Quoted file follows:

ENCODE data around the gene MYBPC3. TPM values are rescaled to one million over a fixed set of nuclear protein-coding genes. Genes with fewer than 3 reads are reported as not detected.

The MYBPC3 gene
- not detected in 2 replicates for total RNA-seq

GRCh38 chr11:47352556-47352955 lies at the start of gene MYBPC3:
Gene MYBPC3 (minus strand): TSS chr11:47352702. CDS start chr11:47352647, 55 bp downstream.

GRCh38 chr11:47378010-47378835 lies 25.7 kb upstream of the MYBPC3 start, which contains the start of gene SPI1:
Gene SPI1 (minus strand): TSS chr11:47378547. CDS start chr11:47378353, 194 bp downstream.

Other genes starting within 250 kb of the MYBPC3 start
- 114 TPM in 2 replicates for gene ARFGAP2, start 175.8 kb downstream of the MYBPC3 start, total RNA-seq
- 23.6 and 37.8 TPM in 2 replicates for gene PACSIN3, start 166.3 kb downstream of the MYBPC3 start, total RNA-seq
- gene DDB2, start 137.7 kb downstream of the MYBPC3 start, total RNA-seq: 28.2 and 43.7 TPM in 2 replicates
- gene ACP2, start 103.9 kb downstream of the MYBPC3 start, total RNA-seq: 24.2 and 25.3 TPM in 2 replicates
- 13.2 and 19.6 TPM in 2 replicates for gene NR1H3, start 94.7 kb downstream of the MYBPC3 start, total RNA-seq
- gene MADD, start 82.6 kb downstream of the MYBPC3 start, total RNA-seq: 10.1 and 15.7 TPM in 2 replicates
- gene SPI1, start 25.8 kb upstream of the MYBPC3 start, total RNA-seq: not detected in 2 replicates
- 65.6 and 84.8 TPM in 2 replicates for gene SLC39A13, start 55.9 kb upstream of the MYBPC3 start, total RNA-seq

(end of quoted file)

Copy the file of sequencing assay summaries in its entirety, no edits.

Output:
ENCODE data around the gene MYBPC3. TPM values are rescaled to one million over a fixed set of nuclear protein-coding genes. Genes with fewer than 3 reads are reported as not detected.

The MYBPC3 gene
- not detected in 2 replicates for total RNA-seq

GRCh38 chr11:47352556-47352955 lies at the start of gene MYBPC3:
Gene MYBPC3 (minus strand): TSS chr11:47352702. CDS start chr11:47352647, 55 bp downstream.

GRCh38 chr11:47378010-47378835 lies 25.7 kb upstream of the MYBPC3 start, which contains the start of gene SPI1:
Gene SPI1 (minus strand): TSS chr11:47378547. CDS start chr11:47378353, 194 bp downstream.

Other genes starting within 250 kb of the MYBPC3 start
- 114 TPM in 2 replicates for gene ARFGAP2, start 175.8 kb downstream of the MYBPC3 start, total RNA-seq
- 23.6 and 37.8 TPM in 2 replicates for gene PACSIN3, start 166.3 kb downstream of the MYBPC3 start, total RNA-seq
- gene DDB2, start 137.7 kb downstream of the MYBPC3 start, total RNA-seq: 28.2 and 43.7 TPM in 2 replicates
- gene ACP2, start 103.9 kb downstream of the MYBPC3 start, total RNA-seq: 24.2 and 25.3 TPM in 2 replicates
- 13.2 and 19.6 TPM in 2 replicates for gene NR1H3, start 94.7 kb downstream of the MYBPC3 start, total RNA-seq
- gene MADD, start 82.6 kb downstream of the MYBPC3 start, total RNA-seq: 10.1 and 15.7 TPM in 2 replicates
- gene SPI1, start 25.8 kb upstream of the MYBPC3 start, total RNA-seq: not detected in 2 replicates
- 65.6 and 84.8 TPM in 2 replicates for gene SLC39A13, start 55.9 kb upstream of the MYBPC3 start, total RNA-seq